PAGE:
On November 11th of this year, a full century has passed since the Great War came to an end. The war that left a ravaged continent in the wake of millions of casualties. On the Western Front, names like the Somme, Verdun and the Ypres Salient have become synonymous to unprecedented loss of life.
After all that time, are there still soldiers on these battlefields? Not so long ago, many of them still walked the fields of Flanders and France. But since then, memories have become history. As their old haunts (literally) vanish and life goes on, many ghosts have disappeared. Many, but not all…
Whenever you visit the Belgian town of Ypres, keep an eye out for signs of people hanging about a lot longer than most tourists.
Our first stop is a small museum that is famous for the preserved trench system on its terrain. It is a popular spot that attracts many visitors every year, meaning that ghosts don’t tend to hang about. A safe place to start, it would seem.
Despite the absence of real ghosts, there are still ‘shadows’. These are memories that linger in the land itself, like photographs of the past superimposed on the present. From the corner of your eye, you can still see men lying under the improvised shelters of corrugated steel. Perhaps they were sleeping when the imprint was made. Or perhaps they were already dead.
Hooge Crater features a museum and a restaurant, with a small park at the back where you can find the craters that have named this site. The museum is well-worth visiting, but holds neither shadows nor ghosts. The park, however, is a different matter.
At the front of the park is an oddly cup-shaped meadow, possibly with some sheep. Beyond it is a large pond. Now look closer: the meadow consists of two shallow craters, left by the excessive shelling that pocked the landscape of the Salient. The pond is in fact two further craters, so deep that they filled up with water.
The small bush around the pond is riddled with shadows and wispy ghosts. Most of them want little to no contact and will frighten visitors if they can. The pool itself is foul and dark, like a cist pool. Gazing into the water, you may get a sense of people drifting just below the surface. The feeling is reminiscent of Tolkien’s Dead Marshes (not by accident, since Tolkien was a WWI veteran).
If this notion is scary and unsettling to you, you might want to skip the next stop.
This huge crater was created by one of the Messines Ridge mines, which were detonated on June 7, 1917 as a preparation for the Third Battle of Ypres. It is now a pond measuring over 120 metres across and at least 12 metres deep. For reference: build a four-story house on the bottom and the roof wouldn’t breach the surface.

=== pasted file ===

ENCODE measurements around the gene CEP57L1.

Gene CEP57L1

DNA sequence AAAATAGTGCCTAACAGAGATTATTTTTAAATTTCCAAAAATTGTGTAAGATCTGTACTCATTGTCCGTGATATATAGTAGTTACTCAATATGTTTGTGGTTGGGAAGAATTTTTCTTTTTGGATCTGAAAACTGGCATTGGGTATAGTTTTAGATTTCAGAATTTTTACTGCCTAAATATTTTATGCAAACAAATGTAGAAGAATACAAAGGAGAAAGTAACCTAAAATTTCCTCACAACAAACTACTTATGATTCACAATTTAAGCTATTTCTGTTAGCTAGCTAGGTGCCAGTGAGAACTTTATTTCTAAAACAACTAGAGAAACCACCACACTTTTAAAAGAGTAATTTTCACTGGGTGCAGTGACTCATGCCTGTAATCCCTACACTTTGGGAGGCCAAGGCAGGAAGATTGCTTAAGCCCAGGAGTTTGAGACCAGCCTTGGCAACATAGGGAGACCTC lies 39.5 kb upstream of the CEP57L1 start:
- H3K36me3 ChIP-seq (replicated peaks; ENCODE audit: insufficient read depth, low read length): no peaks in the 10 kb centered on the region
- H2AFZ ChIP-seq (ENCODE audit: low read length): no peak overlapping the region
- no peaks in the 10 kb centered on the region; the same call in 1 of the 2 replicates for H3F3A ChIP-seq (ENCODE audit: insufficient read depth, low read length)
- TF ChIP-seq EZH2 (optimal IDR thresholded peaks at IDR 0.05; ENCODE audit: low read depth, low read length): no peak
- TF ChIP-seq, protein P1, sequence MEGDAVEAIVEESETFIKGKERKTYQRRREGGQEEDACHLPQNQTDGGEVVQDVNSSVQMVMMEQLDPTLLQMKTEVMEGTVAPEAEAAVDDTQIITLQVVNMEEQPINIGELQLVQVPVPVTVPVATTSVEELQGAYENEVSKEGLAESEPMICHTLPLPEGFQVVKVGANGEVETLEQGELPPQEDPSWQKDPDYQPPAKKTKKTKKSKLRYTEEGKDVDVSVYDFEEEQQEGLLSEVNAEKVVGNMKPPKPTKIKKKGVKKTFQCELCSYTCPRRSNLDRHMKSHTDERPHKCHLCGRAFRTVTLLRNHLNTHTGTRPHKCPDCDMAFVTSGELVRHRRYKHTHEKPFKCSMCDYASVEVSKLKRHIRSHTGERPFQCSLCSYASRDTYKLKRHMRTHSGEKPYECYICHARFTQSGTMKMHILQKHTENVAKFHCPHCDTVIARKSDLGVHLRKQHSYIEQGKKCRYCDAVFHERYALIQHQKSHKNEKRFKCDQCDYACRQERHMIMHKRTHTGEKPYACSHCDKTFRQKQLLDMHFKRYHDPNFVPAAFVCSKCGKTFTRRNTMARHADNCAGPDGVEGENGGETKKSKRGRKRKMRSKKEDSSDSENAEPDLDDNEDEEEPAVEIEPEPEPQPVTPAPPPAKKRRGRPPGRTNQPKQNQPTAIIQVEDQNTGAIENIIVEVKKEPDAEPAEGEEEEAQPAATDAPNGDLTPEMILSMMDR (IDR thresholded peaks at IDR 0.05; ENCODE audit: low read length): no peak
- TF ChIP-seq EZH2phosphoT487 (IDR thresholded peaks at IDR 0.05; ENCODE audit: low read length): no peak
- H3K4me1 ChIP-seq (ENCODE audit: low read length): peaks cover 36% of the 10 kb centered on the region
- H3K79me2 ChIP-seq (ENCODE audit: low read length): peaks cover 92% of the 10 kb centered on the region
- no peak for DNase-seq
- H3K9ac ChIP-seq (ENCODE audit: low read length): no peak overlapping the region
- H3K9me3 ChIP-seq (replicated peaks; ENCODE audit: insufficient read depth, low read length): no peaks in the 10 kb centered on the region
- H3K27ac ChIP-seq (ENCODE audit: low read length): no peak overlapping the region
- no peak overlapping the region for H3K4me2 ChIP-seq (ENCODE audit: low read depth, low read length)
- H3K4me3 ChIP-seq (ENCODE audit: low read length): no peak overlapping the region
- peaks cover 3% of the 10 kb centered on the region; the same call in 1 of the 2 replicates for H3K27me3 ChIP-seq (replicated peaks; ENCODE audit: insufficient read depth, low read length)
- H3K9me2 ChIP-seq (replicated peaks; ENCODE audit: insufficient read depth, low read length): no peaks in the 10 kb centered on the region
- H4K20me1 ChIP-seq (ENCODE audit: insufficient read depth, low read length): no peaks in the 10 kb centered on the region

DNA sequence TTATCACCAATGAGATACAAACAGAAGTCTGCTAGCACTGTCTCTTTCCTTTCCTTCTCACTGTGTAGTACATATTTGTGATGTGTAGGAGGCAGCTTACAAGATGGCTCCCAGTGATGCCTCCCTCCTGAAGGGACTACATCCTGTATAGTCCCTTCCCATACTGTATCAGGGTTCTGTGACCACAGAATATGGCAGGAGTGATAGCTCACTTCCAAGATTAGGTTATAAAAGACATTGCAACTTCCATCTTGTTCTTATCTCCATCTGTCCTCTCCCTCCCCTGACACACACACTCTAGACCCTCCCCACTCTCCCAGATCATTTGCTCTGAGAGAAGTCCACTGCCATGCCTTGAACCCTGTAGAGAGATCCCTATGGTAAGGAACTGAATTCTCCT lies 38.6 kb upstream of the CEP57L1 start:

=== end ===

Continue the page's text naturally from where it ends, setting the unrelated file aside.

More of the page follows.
The trees now lining the crater make the site look very tranquil indeed. However, it is hardly as peaceful as the name suggests. Approaching the edge of the water, you may get the distinct feeling of hands reaching up to grab your ankles. They may not succeed to pull you under, but it certainly won’t be for lack of trying.
It’s in such moments that you realise that this gorgeous pool is in fact a mass grave.
This crater landscape turned park is as beautiful as it is macabre. When you take a look at what happened here, it should come as no surprise that shadows and ghosts favour this place.
Throughout the war, the hill was repeatedly blown to pieces in heated underground tunnelling battles. Like what is now the Pool of Peace, Hill 60 was another site for the Messines Ridge mines. These mines were veritable mega-charges. The explosion on June 7th 1917 ripped the hill apart – killing all the men working in the tunnels when it did.
Small wonder then, that shadows of mutilated corpses abound. Soldiers from both armies walk the hillsides, not always aware that the war is over. A handful of German soldiers haunts one of the deeper indentations. They don’t realise they’re dead, never mind have any idea of where and when they are. All they are aware of is their anger and spite. It’s wise not to come too close.
A wonderful forest for a stroll by day, but out of bounds by night.
During the day you will mostly find quiet shadows here. In certain parts of the wood, the trenches are still visible – some as depressions in the ground, some as shadows in the landscape. The wood is also the home of Buttes Cemetery and the Australian Memorial. A number of graves is still inhabited, or at least frequently visited, by the resident ghost. As cemeteries come, this is a rather pleasant one. Together with the tiny Polygon Wood Cemetery across the road, the site is more intimate but no less impressive than war cemetery behemoth Tyne Cot.
But while Tyne Cot can become coolly inhospitable after sunset, the woods around Buttes cemetery come alive when the daylight goes. And not in a good way. Don’t be surprised to see dark figures move between the trees, homing in on any dawdling tourist to chase them out. Some of these ghosts are wraiths, and they’re very hostile. Horror-movie hostile.
Make no mistake: at night, this is their terrain. You have been warned…